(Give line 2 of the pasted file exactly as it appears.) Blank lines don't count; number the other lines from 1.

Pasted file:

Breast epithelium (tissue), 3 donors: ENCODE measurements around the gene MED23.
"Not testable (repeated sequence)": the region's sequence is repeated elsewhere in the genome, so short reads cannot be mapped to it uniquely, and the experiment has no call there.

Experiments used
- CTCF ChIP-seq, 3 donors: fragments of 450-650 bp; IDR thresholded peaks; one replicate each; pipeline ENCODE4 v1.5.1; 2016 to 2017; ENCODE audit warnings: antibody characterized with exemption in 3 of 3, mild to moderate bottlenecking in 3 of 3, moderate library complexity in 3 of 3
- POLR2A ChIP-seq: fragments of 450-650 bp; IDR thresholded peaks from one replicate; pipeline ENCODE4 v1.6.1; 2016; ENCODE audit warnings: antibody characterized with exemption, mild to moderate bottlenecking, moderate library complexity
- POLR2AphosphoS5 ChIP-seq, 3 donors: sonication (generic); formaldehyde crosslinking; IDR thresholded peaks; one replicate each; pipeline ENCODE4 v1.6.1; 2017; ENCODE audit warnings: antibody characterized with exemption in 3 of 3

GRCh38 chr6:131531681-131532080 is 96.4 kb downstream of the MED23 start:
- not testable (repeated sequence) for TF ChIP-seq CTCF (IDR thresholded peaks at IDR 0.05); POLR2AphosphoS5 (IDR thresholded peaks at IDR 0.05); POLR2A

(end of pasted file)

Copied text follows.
"Not testable (repeated sequence)": the region's sequence is repeated elsewhere in the genome, so short reads cannot be mapped to it uniquely, and the experiment has no call there.